Giving up progress to make progress

There are different ways to consider progress and success.

3 years ago I was debt-free, had enough savings to live comfortably for about 6 months, and was giving away approximately 1/4 of my income to charity. I worked out regularly, could bench press 405 for 2 reps, and could run a mile in 6 minutes 10 seconds (I never was able to break the 6 minute mark). I also wrote regularly, with some of the writing being posted here.

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Monthly Project and Purchase Roundup: August

My first project completed in August was mulching the trees and lilacs I planted earlier in the summer, and putting ashes around the spruces. 2 of the 10 spruces died, but thankfully it was the ones at either end of the line, so they are all still evenly spaced. At St. Vincent’s, I found a well-built older, wooden child-size rocking chair, which I bought for my son at a cost of $12.

On my list of major purchases to make for quite awhile has been some sort of pantry for my wife’s kitchen. I found an old entertainment center on the side of the road, and it has become our new pantry. I spent $7 on a bottle of Old English scratch cover, and $50 on two galvanized steel buckets that each hold 50lbs of flour and fit nicely in the bottom of the pantry. While I was at the hardware store for the buckets, I also bought a flyswatter for $2 and a new dustpan for $8.

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Monthly Project and Purchase Roundup: July

The simplest project I completed this month was to mount my .22 caliber pellet rifle above the door from the kitchen to the back porch. This was in order to make it handy for shooting rabbits that have been decimating my tomato plants. I went to Ace Hardware and bought 2 brass coat/hat hooks for a total of $10, and mounted them above the door. This has made it much easier to grab the pellet rifle when there is a rabbit in the garden.

Another project had to do with the chickens. We were steadily losing chickens–always during the day–with no sign of what was taking them. I bought some light plastic netting at True Value for a total of $55 and covered the entire pen. A few days later, I saw a black cat outside the pen, apparently foiled by the netting. I shot it with the pellet gun, and we haven’t lost a chicken since.

When I originally fenced the chicken pen, I used free welded wire fencing given to me by a friend that had moved. But at the chickens have grown, the space became insufficient, and too-heavy traffic meant that the grass was being destroyed. So when

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Advice on buying your first deer rifle

This is a blog designed to help men–particularly young men–live a life of Godly masculinity. It is not a “survivalist” blog. It is not a “gun” blog. In the past, I’ve tread lightly around these topics to avoid derailing the conversation. So, while comments are welcome per usual on this post, before commenting please ensure … Read more…

Frugal Friday: How to start

Brandon asks:

For those of us who were born and raised in the soft, squishy suburban cesspool of careerism and consumerism, this ‘return to the land’ idea can be very overwhelming. We have been since birth in a state of perpetual infancy, mentally conditioned to see the state, corporation, and grocery store as our manager and provider. Many of us graduated college and are barely scraping buy, with poor job prospects. Buying rural land seems as far away as becoming a millionaire. So, a change of mindset is needed. Advice to those of us on how to reorient our mind out of the dependent, learned helpless mentality toward a more pioneering spirit would be helpful. Strategies toward this end would also be good. Some of us would just like to know where to start.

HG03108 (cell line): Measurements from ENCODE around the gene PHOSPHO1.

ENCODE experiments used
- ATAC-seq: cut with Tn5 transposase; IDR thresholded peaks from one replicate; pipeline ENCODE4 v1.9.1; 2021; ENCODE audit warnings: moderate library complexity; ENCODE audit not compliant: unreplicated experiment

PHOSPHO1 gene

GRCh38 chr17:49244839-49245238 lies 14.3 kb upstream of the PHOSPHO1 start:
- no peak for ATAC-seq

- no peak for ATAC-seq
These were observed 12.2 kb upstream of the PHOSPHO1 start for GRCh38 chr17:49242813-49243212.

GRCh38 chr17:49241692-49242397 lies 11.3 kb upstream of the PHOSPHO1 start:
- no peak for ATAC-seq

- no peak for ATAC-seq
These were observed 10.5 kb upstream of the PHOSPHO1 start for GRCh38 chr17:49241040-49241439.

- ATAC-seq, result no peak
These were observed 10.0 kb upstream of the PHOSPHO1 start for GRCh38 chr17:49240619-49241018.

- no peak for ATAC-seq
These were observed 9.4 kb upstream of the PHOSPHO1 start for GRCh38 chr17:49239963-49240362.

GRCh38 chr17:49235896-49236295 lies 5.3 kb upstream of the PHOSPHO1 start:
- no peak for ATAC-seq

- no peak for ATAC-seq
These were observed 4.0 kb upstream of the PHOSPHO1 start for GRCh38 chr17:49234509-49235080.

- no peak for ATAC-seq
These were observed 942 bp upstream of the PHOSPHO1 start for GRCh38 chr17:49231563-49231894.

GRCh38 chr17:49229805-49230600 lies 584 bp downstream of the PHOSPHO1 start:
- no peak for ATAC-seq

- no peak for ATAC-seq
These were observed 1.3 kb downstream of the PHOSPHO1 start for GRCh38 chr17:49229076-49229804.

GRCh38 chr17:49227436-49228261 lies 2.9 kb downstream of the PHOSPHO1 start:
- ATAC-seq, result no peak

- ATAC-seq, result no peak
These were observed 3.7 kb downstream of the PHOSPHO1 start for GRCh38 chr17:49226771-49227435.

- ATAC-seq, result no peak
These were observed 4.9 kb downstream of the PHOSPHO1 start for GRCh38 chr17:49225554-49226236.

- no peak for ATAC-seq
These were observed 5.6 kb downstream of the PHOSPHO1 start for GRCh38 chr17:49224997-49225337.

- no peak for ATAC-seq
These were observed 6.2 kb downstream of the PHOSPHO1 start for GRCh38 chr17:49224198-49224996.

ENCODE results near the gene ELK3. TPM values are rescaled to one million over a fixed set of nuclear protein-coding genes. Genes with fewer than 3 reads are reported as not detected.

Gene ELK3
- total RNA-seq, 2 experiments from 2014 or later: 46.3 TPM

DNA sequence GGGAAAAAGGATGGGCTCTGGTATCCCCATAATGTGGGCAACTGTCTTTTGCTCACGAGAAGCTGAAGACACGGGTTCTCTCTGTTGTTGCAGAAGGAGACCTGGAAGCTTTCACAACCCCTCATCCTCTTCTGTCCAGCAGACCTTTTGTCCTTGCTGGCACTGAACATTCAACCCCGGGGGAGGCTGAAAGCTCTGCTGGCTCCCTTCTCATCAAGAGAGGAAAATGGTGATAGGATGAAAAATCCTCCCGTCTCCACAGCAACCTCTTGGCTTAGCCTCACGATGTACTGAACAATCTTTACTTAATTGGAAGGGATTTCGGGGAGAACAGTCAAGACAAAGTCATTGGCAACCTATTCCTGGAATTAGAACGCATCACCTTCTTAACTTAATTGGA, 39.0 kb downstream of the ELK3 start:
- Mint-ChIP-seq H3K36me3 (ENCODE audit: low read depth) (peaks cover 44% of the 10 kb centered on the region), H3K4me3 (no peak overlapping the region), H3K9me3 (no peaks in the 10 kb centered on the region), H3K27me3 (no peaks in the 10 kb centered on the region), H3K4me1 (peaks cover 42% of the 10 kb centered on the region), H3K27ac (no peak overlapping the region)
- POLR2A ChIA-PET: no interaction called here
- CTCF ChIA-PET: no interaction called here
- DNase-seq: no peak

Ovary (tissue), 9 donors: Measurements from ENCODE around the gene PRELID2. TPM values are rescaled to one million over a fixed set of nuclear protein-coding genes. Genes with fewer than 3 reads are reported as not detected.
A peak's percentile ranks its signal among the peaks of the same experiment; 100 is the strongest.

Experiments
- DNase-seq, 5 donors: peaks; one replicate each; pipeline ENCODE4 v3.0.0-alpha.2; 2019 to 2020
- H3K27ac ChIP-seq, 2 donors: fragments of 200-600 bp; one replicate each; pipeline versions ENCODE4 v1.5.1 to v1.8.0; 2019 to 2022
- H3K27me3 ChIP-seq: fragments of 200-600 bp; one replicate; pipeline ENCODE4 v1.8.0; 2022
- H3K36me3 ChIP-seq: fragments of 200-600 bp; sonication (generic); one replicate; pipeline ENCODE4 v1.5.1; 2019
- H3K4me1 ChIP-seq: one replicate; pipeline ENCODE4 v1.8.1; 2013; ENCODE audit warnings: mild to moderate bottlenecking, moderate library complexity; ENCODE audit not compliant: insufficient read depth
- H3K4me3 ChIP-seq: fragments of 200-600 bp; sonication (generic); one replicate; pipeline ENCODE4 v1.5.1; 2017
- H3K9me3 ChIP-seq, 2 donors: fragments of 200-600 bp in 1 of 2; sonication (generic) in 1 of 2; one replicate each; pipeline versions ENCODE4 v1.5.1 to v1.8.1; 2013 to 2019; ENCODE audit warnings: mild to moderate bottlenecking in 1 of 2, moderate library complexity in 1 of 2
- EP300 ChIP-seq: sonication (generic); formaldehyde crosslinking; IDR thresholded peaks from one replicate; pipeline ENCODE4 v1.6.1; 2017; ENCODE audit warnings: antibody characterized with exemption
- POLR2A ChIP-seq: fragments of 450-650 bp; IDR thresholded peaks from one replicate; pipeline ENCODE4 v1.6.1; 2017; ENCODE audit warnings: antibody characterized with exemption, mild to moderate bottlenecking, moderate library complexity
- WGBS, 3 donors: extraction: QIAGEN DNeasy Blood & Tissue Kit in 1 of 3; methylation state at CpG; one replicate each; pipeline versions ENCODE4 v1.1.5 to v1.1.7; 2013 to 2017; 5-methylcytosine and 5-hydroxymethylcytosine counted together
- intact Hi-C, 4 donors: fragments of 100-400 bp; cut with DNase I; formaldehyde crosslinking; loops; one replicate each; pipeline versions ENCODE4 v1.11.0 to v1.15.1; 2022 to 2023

First, stop eating out.

If you don’t have a crock-pot, buy one. Throw meat, beans (dry), vegetables, and some seasonings in it in the morning with some water, and have a hot meal waiting for you when you get home. If you eat boxed cereal for breakfast,

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Read: Everything That Remains by Joshua Fields Milburn

I purchased this book with the hope that it would be a good “sharing book” to introduce people to minimalism. Because this book never takes the tenets of minimalism to their obvious conclusions outside of personal life–conclusions about government spending, for example–it is a good introductory book for the person who is currently trying to buy his happiness both with his own dollars and with the dollars of the taxpayer at large.

The conversational device employed seems more than a little contrived in places, but other than that the book is a quick and enjoyable read. The author uses a semi-autobiography to show how minimalism gave both himself and his best friend freedom from debt, freedom from jobs that controlled them, and freedom to pursue the things they are truly passionate about.

This book is not a “how-to” guide, although it does mention enough ideas and techniques for the reader to implement minimalism in his own life. Rather, it is a “why-to” manual that focuses more on benefits and advantages than on specific implementation protocols. Probably the most valuable aspect of the book from a sharing perspective it that it stresses how the author and his friend found increasing happiness tied to decreasing possessions. The most common question I get when explaining that I practice minimalism is “are you ever happy?” Those who are seeking to purchase happiness are keenly aware that it doesn’t work, and will key in on the author’s experience finding happiness.

All in all, it’s not the most practical book on minimalism I’ve read, but it is what I was hoping it would be: A good introductory book to give to the person who is far from minimalism.